PowerPoint Presentations found to be boring. What a surprise!

by Oliver Adria on 14/04/2010

bored_people_250One of my fellow presentation bloggers Ellen Finkelstein recently found an article from the Guardian on why students are so bored in their lectures. Quite an interesting article, but to no surprise one of the common problems found:

One of the main contributors to student boredom is the use of PowerPoint. PowerPoint slides are a powerful aid to today’s lecturer, who can use it to easily prepare dozens of slides to accompany a lecture. And that is the problem – lecturers tend to prepare too many slides, pack them with too much information, and whizz through them in a manner that obliges students to spend most of the session attempting to copy copious amounts of text from the screen, while bypassing active processing of the material.

And as the article points out correctly, it’s not PowerPoint which is the problem, but HOW PowerPoint is being used. And what’s even worse, students get used to these sort of presentations and carry on the legacy into the business world!

I just recently graduated from university and so still know quite distinctly how it is being taught. And I do have some professors who mean really well – instead of doing boring lectures they also add some interactivity, but the lecture part is really, really dull. They have slides full of text, sometimes 5-6 bullet points with full sentences and also sub-bullet points. And they teach the students that “no more than 7 lines per slide and no more than 7 words per slide” or something of that sort. But that means, there’s up to 49 words on one page!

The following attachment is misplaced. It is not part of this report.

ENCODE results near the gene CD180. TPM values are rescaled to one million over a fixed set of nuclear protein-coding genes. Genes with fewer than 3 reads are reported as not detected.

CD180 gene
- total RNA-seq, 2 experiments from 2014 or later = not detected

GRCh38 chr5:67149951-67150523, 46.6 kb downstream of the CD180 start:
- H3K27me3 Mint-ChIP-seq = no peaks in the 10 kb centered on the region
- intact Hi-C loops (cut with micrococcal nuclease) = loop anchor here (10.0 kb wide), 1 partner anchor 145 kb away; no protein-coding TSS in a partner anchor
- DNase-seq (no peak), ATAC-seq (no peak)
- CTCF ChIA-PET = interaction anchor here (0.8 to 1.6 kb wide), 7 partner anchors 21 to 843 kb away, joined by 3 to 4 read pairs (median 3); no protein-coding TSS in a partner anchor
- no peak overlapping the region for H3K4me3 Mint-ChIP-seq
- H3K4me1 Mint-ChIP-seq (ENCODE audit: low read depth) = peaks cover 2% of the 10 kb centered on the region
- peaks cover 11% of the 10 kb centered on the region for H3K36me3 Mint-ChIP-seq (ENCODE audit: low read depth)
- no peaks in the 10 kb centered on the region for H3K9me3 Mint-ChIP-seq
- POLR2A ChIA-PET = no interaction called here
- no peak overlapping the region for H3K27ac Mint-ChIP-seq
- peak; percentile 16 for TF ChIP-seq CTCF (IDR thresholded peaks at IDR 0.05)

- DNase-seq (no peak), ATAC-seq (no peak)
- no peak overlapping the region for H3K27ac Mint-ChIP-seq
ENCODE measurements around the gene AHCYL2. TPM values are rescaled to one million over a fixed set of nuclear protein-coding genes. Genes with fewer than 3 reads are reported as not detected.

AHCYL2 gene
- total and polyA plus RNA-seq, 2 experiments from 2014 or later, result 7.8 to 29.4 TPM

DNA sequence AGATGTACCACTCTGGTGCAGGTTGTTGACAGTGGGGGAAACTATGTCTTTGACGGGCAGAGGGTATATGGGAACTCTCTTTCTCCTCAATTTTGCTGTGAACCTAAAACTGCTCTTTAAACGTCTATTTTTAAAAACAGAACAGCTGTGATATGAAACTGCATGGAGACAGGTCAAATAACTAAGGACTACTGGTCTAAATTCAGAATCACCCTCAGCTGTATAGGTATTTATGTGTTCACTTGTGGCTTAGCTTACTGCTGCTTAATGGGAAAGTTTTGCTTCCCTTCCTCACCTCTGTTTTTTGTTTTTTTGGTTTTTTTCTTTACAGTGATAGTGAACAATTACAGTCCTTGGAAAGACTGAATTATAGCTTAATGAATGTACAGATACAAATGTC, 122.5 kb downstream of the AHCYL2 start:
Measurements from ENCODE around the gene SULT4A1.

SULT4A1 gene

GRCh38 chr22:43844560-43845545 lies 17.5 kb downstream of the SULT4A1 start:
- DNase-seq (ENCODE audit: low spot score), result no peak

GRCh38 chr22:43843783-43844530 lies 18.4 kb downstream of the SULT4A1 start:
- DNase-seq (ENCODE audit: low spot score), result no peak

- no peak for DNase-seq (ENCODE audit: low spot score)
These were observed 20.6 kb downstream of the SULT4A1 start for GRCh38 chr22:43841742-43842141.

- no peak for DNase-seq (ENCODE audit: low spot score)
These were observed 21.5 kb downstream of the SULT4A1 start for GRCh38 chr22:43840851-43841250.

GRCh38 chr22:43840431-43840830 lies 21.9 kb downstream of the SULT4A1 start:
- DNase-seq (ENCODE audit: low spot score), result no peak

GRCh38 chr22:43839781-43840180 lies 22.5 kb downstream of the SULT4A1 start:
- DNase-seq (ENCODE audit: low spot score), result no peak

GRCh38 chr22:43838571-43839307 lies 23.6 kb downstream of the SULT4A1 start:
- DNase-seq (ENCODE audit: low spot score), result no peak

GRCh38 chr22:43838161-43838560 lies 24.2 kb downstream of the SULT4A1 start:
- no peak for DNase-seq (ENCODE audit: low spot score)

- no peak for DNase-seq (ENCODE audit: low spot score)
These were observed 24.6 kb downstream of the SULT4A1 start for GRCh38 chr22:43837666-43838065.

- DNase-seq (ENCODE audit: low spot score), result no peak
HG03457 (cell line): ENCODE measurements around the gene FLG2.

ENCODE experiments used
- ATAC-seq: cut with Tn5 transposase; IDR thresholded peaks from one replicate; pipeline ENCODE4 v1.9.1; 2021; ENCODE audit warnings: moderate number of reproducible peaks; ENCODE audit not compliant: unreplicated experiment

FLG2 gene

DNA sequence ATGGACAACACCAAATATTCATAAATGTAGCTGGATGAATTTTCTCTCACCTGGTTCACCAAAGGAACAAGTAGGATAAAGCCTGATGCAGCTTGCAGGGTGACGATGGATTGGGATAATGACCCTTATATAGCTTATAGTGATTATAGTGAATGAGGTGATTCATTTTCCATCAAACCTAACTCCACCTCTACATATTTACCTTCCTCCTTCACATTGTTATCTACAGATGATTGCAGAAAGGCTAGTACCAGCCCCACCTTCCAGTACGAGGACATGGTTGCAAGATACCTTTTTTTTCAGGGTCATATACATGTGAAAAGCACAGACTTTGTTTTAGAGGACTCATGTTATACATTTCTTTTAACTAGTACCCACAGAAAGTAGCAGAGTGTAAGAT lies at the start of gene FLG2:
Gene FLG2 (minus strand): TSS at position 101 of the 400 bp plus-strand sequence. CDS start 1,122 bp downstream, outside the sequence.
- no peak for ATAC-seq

I understand in a university setting it might be difficult not to use facts and bullet points to explain something. But there’s a big difference between using 1-2 bullet points+images on a slide and using 30 slides full of text in a lecture.

The author of the article also offers some suggestions

So, what can an academic do to ensure the most engaging teaching possible? First, we should look carefully at our use of PowerPoint presentations and limit the number of slides and the quantity of information on them. Colour, animation and sound should be utilised to vary the pace – and an accompanying handout should always be provided.

I highly agree regarding the amount of information which should be on the slide. I think color, animation and sound should be use sparingly and only when appropriate, while I again highly agree regarding the accompanying handout, as I have written in many posts on handouts.

I know that there are some good presenter professors out there (even professors that don’t use PowerPoint at all). Hopefully many other professors will follow their example.

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